A lobbyist’s campaign donation of $5,000 to a Bernalillo County commissioner recently caused a stir, prompting a citizen to file an ethics complaint under oath for a hearing.
Commissioner Charlene Pyskoty denied that Vanessa Alarid’s post created a conflict of interest for her when she decided to nominate Alarid’s husband – Antonio “Moe” Maestas – to a vacant seat in the New Mexico Senate.
Pyskoty did not back down from that commission’s decision and on Tuesday cast a deciding vote in Maestas’ favor when the split commission selected him for the position over six other applicants.
But Pyskoty said that she will actually stand out in an upcoming vote due to another campaign donation.
Prominent local hotelier Jim Long is seeking economic incentives from the county to support three new developments in the Lumber Mill District. That includes $146.4 million in Industrial Revenue Bonds, or IRBs, and millions in grants from the Local Economic Development Act (LEDA). Developers have to pay back the IRBs, but they bring tax breaks. District officials are still negotiating the value of these tax breaks.
As for the LEDA, the county would fund the grant by forgoing some of the taxes it would normally levy on Long’s businesses.
Long gave Pyskoty’s campaign $1,500 during the 2022 peak season when she ran unsuccessfully to retain her commission seat.
The district code of conduct prohibits elected officers and candidates from accepting a campaign donation of more than $1,000 from a “restricted donor” per primary or general election. This is a class of donors that includes any person or organization “seeking official action…by an elected official.”
The commission is scheduled to give its final vote on Long’s stimulus package at its December 13 meeting.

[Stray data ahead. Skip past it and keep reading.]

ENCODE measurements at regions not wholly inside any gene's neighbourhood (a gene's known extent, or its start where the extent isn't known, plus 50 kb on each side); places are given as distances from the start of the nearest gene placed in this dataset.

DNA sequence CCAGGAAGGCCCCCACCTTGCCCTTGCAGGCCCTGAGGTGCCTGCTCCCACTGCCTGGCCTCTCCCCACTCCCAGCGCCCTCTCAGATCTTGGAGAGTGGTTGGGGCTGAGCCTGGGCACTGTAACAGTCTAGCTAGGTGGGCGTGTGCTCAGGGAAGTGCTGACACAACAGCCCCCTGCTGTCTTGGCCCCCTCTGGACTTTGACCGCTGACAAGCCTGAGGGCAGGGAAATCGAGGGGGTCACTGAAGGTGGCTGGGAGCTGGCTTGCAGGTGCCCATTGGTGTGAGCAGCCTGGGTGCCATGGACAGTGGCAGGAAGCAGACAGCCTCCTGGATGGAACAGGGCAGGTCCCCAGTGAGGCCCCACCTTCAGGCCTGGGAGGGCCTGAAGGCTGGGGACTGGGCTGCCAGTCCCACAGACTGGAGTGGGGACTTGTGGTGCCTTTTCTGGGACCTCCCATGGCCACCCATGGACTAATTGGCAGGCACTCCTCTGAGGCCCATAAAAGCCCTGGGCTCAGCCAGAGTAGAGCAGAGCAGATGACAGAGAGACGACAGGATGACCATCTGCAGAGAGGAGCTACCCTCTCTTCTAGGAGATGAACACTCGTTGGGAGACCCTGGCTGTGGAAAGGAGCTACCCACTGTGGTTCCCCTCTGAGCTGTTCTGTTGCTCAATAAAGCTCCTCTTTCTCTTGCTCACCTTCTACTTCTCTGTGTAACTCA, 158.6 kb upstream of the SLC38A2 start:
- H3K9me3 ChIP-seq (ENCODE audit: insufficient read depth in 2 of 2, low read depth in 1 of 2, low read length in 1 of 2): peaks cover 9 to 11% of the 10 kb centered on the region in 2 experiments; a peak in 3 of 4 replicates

Asked about Long’s input by the Journal last week, Pyskoty said she intends to withdraw from the upcoming vote on the stimulus.
“Because of the donation, I want to avoid even the appearance of a conflict of interest,” she wrote in an email. “I have no other relationship with Jim Long.”
According to campaign finance records, Long also announced two new county commissioners.
Eric Olivas — who defeated Pyskoty in the Democratic primary in June and will take the seat Jan. 1 — received $1,500 from Long in the primary and $1,000 in the general election, according to campaign records. Barbara Baca, who will succeed outgoing Commissioner Debbie O’Malley, received $1,500 from Long before the primary.
In a recent complaint filed against Pyskoty, a citizen claimed that Alarid met the qualifications of a “restricted” donor because she represented the development team behind the massive planned Santolina community – a project that has applied for and will continue to require various permits from the commission — and that her $5,000 in-kind donation to Pyskoty constituted a misconduct.
The county Code of Conduct Review Committee is scheduled to address the complaint during a preliminary hearing on Dec. 2.
WINTER WARMTH: The Bernalillo County Commission has unanimously approved using just over $1 million from its behavioral health tax to operate a winter hotel for homeless families, repeating a program it also ran a year ago.
Deputy district manager Greg Perez said 80% of the approximately 60 families who stayed at the district’s winter hotel last year have moved to more stable accommodation, which he described as a “huge success”.
“I can only hope and pray that we have the same success rate this time with the 50 families we are bringing into the program off the streets,” he said.
The City of Albuquerque also continues to operate a hotel for homeless families, which it has done continuously since December 2020.
A city spokeswoman said 266 households – representing a total of 855 people – have transitioned from the hotel to permanent housing during this period.
Jessica Dyer: [email protected]